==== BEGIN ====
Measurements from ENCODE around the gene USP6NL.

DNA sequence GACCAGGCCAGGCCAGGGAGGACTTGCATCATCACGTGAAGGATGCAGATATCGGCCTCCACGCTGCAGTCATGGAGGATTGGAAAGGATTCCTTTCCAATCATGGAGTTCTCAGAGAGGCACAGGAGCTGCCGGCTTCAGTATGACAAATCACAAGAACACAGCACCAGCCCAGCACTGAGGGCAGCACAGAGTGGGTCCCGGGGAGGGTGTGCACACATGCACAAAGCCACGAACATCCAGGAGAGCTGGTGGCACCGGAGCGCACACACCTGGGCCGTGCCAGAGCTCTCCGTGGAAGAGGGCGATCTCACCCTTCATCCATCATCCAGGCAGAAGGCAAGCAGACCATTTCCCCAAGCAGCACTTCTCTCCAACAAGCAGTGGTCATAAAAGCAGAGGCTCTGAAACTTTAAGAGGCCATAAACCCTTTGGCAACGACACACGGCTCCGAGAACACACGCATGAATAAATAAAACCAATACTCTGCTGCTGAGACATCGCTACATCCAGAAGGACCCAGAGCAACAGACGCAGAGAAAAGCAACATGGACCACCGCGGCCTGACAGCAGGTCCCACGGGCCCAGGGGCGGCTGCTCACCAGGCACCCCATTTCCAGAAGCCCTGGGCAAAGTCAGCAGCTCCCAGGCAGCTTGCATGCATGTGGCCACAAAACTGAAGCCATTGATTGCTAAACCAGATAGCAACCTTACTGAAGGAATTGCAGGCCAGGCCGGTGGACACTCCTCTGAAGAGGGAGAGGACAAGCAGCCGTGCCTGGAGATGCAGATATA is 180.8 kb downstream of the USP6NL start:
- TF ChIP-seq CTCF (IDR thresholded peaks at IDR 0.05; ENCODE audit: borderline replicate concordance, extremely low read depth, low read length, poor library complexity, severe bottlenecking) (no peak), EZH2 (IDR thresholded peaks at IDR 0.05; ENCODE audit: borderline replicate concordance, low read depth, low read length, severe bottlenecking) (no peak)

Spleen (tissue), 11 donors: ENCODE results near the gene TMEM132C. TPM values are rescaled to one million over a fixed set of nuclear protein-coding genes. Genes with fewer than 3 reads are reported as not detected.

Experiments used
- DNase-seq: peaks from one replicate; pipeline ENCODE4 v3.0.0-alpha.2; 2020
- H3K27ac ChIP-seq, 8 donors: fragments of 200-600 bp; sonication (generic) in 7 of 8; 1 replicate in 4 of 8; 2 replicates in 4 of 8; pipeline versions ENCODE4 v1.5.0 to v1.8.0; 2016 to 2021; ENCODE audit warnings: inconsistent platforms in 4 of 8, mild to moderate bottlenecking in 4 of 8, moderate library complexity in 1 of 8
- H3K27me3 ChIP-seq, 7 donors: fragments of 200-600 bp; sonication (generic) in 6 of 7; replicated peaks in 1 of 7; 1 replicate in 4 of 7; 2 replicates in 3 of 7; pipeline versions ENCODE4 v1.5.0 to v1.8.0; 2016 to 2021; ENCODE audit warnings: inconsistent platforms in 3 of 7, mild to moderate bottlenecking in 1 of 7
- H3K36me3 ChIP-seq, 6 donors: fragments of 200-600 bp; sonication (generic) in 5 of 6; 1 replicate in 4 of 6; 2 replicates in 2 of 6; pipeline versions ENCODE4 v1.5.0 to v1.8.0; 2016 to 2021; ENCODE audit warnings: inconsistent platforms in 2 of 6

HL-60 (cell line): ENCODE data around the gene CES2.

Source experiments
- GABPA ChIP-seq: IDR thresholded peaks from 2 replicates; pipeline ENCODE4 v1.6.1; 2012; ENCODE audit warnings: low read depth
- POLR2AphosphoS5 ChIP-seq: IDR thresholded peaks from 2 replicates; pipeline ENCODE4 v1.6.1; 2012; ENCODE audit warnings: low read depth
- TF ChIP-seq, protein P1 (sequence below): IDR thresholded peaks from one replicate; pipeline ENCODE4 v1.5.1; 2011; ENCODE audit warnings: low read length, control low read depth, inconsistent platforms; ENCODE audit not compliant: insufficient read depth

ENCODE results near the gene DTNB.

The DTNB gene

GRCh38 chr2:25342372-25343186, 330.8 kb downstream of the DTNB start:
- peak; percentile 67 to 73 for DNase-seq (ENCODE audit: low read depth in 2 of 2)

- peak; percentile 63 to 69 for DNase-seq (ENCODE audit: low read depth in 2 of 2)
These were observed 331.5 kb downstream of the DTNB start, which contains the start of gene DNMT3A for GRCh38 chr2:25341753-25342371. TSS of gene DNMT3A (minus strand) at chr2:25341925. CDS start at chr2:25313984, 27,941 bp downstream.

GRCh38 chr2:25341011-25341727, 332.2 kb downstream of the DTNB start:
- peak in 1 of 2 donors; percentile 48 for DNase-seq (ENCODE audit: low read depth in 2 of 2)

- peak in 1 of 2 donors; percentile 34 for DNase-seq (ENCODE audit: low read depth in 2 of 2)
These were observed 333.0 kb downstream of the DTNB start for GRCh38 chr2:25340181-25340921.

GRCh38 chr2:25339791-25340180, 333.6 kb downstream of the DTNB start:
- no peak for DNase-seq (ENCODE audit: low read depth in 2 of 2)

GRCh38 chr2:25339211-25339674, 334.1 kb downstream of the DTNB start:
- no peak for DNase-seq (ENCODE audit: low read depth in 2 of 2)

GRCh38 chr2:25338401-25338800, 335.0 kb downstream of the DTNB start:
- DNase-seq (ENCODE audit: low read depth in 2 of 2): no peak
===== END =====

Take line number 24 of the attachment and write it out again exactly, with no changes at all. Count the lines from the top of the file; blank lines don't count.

These were observed 333.0 kb downstream of the DTNB start for GRCh38 chr2:25340181-25340921.